More consultation has kept governance storms in their teacups


Ashley Hamilton Claxton, Corporate Governanace Manager

In the midst of an election campaign in which reforms to corporate governance have been a central tenet of the business sections of their manifestos, political parties are scrutinising company behaviour ever more closely. Executive pay is a central theme, with proposals for ratios to be published or imposed, reporting to be simpler and votes to be binding. New board structures, some incorporating workers, have also been mooted, as well as a call for greater diversity on corporate boards.
 
This renewed focus comes during a critical time for firms and their shareholders. Back in March, we predicted that 2017’s round of annual meetings would be a tumultuous affair, following the high profile rejection of pay packages at BP, Shire and Smith and Nephew. This season has been exceptionally busy. Not only were shareholders asked to approve the usual annual pay reports, but hundreds of triennial votes on pay policies have been taking place. The question on investors’ lips this year was whether it would be business as usual, or if companies had read the writing on the wall and opted to show some restraint.

The answers, it seems, have been mixed. While there have been high profile defeats at Crest Nicholson and Pearson, overall investor opposition has been somewhat muted.According to data from Proxy Insight, average shareholder support for pay votes at FTSE 100 companies has actually increased this year. So far in 2017, policy votes have received average support of 94.8% support, slightly higher than the 93.8% support when they were last approved. The average non-binding annual vote to approve pay in the year has jumped 4% from 2016.

For correspondents and commentators who had hoped for a series of tempestuous showdowns, predictions of voter rebellion might seem like hot air. But the real reason for this apparent calm is that this year the storms have been kept within their respective teacups. The past 12 months have seen an unprecedented level of activity from many of Britain’s biggest businesses to consult with shareholders privately on proposed changes to pay. Investors have had greater opportunities to cast a critical eye over binding pay policies well in advance of the voting season.

Several firms made significant changes to their initial proposals as a result of this private engagement. The old adage of ‘once bitten, twice shy’ rang true for Shire and BP, who after a stinging rebuke last year, both spent a significant amount of time speaking to shareholders about changes to pay. This strategy paid off, with well over 90% of shareholders backing their pay in 2017.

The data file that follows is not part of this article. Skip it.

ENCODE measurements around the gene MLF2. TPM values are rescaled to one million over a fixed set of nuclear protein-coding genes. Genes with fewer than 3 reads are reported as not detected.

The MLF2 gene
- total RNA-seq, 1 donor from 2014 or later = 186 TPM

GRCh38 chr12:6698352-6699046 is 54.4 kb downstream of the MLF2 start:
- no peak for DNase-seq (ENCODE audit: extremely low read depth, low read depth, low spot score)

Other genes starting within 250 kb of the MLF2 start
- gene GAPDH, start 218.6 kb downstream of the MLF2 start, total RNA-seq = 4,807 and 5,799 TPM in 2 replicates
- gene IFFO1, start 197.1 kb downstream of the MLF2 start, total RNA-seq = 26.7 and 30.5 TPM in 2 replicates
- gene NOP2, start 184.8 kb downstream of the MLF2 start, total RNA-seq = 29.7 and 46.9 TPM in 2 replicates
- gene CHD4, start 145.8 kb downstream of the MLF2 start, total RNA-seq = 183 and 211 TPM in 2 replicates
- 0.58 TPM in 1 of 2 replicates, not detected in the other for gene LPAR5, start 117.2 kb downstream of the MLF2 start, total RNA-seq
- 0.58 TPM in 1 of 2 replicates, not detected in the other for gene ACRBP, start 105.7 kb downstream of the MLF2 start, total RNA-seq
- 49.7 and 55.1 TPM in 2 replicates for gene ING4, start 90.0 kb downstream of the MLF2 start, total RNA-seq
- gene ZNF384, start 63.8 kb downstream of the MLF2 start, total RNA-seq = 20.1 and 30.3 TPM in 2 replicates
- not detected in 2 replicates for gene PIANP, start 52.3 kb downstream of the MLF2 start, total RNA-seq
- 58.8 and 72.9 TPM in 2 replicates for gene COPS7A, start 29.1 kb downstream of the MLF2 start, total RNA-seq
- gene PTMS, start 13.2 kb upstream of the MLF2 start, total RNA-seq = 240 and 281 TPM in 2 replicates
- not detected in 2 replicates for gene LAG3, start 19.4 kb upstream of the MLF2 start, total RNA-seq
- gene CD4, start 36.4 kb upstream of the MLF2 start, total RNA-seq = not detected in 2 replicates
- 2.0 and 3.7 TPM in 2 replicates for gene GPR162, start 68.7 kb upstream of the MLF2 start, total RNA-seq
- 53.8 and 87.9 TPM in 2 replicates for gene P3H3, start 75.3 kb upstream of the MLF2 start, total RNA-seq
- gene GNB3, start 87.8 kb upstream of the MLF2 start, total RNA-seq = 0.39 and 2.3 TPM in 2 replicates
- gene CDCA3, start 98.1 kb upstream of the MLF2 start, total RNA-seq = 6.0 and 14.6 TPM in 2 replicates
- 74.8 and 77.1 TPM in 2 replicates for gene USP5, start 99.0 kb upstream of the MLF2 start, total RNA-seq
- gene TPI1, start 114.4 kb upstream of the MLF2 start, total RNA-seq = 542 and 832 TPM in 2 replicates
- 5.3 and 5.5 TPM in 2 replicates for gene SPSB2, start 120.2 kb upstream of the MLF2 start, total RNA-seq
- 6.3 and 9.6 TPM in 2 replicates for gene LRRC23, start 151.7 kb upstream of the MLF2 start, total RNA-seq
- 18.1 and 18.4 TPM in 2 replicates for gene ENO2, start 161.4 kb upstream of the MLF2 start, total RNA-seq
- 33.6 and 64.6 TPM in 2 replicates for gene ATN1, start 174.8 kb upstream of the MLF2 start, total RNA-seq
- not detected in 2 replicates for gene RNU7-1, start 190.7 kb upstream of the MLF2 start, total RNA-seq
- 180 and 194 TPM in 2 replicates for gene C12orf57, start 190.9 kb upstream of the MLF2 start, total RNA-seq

Others were less successful in securing the nod of approval from shareholders, with several firms deciding to abandon their attempt to push through a new pay policy, knowing they would likely fail or suffer embarrassment. So far six pay resolutions have been withdrawn ahead of a vote this year, most notably at Aggreko, Safestore and Imperial Brands. Some proposals never even hit the ballot papers in the first place because shareholders simply said ‘no’ behind closed doors. However, not everyone has woken up and smelt the coffee just yet. There have been 35 pay votes this year where more than 15% of shareholders abstained or voted against, according to data from Manifest. In particular, companies in the UK’s mid-cap index, the FTSE 250 have had lower overall support; with Proxy Insight data showing that average support on pay is down 1% from last year.

Therefore, despite some incremental changes, those who expected a watershed year for executive pay have been disappointed. Royal London welcomes the greater engagement and discussions we have had with companies in advance of this year’s voting season. But we also think that some companies have been doing the bare minimum to squeak through this AGM season unscathed. For the most part, they have avoided doing anything overly scandalous; but more importantly, have failed to make any substantial changes to how (and how much) their executives get paid. They have managed to placate their shareholders, but with greater scrutiny likely in the future, scraping by can only get boardrooms so far. More often than not, the devils are still there, buried in the detail.

The value of investments and the income from them is not guaranteed and may go down as well as up and investors may not get back the amount originally invested. The views expressed are the author’s own and do not constitute investment advice.